At a merciless three hours long (OMG!), this film does for greed and drugs what “Goodfellas” did for Wiseguys and murder. I have never seen so much graphic nudity, explicit language, and drug use in any one film in a great, long time. The excess on the screen was so overwhelming in fact, that it deterred from the overall story, making some people actually walk out of the theater! Still, the ol’ Scorsese touch is there in every frame with DiCaprio owning this film start to finish. I especially liked DiCaprio’s narration and fourth-wall-breaking to the audience.

The script, adapted by Terrence Winter, is based on the real-life memoir of Jordan Belfort and  is so unimaginable that all of this could’ve happened to a real person. Just seeing the amount of drug use that one man did to himself is utterly ridiculous. How is this guy still alive? The man is so despicable, so degenerate, so contemptible, that rooting for him is nearly impossible.


If I Had A Million (1932)

Yeah, I bet you fantasize about that, don’t cha? But in 1932, a million bucks was worth a lot more than a million bucks.

This unusual comedy-drama deals with a dying tycoon named John Glidden (Richard Bennett) who can’t decide what to do with his wealth. He advisers tell him he must give it to his relatives or his company, but he despises both. He finally decides give seven random people out of the phone book his remaining $7 million. What happens next is seven stories of each of the recipients of $1 million. Some are happy, some are sad, but each one has their own flavor and texture, thanks to seven different directors who direct each individual tale.

Some of the stories are shorter than the others; some are visited by the dying Glidden to see where his money has gone to… sort of like TV’s “Undercover Boss“. You have the “China Shop” episode where the a henpecked salesman (Charlie Ruggles) goes crazy and wreaks destruction at his work after receiving the $1 million check in the mail. A bar room prostitute named Violet Smith (Wynne Gibson) who, after receiving the check simply goes to bed, all alone.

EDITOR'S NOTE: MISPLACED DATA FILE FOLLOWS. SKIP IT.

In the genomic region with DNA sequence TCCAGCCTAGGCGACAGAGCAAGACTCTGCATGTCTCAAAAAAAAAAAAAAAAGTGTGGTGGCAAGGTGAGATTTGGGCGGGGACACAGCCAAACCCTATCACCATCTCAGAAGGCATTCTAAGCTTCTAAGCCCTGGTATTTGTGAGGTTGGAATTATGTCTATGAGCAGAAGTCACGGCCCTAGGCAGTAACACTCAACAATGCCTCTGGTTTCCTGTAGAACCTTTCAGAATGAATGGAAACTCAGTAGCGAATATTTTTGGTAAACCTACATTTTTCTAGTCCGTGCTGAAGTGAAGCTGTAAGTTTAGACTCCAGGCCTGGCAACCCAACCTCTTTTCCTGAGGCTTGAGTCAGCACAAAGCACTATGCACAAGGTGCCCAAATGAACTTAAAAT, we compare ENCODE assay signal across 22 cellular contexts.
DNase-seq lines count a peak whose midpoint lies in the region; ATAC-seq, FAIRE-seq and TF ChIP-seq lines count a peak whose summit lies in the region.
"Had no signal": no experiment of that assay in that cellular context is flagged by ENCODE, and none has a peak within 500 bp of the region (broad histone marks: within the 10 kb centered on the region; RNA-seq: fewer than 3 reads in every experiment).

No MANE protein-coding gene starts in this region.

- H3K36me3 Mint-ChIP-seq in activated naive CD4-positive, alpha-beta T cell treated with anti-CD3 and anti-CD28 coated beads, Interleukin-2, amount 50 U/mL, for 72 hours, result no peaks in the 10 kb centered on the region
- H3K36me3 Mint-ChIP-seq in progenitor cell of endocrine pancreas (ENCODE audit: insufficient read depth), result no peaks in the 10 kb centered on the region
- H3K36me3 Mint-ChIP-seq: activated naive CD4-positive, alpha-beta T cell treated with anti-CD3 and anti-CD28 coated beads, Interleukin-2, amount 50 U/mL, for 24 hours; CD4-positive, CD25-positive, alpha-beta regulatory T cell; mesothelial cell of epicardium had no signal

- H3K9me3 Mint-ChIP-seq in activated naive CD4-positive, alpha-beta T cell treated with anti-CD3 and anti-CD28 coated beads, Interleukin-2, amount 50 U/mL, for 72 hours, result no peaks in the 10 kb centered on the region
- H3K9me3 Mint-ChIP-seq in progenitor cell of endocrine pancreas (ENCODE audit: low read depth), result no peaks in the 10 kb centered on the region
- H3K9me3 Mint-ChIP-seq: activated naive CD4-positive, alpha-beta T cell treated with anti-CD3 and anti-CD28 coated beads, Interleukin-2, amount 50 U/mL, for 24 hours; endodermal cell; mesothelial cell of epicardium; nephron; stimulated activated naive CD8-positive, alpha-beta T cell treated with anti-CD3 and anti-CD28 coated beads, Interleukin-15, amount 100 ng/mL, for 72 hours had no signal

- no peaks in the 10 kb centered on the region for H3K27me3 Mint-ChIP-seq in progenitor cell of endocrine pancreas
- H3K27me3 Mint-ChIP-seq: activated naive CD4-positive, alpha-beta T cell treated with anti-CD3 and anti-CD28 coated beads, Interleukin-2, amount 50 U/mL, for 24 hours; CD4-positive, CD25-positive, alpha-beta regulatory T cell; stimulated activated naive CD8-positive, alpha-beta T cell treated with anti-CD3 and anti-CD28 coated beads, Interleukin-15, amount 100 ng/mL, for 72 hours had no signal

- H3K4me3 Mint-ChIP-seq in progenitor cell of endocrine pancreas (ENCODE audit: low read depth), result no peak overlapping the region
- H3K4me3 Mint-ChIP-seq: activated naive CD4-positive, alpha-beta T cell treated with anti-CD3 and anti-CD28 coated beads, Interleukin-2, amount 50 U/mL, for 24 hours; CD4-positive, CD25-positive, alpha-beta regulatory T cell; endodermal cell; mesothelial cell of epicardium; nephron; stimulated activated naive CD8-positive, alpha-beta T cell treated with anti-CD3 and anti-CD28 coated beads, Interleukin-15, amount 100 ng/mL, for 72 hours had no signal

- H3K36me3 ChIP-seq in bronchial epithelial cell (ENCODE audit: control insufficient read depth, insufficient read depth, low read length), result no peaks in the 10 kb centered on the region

You have the great George Raft as a lifetime forger who, after receiving his check, tries to cash it, but nobody will believe that the check is real, given his criminal occupation and history. In the end he just burns the check to light a cigar.

In one my favorite episodes called “Road Hogs“, two ex-vaudeville performers (Alison Skipworth and W.C. Fields) have finally scrimped and saved enough to buy a brand-new car. The moment they drive the car out off the lot, it’s broadsided by another car and totalled. Once receiving their check, however, they purchase eight new cars and go on a road rage of unparalleled destruction, smashing into other drivers who flaunt the law in their eyes. Leaving a path a destruction behind them, they gleefully hop into their other cars they have driving in a processional behind them!

Another favorite is Charles Laughton as Phineas V. Lambert, a bespectacled, shy little clerk in a massive business office. When he gets his check he silently gets up, goes to the president of the company, knocks on his door, and blows the man a raspberry… and then promptly leaves!

The final story is Mary Walker (May Robson), an scared, elderly woman consigned to a horrible rest home run by a tyrannical Mrs. Garvey (Blanche Friderici). The inmates there are unhappy, told when to eat, went to sleep, and are almost held prisoners against their will. When Mary’s check arrives, she turns the table on the owners, forcing them to be the prisoners of HER new rest home! The nasty old staff is forced to sit in rocking chairs all day, while the elderly eat cake, play with cats, and party all day! Jordan Belfort would have been proud.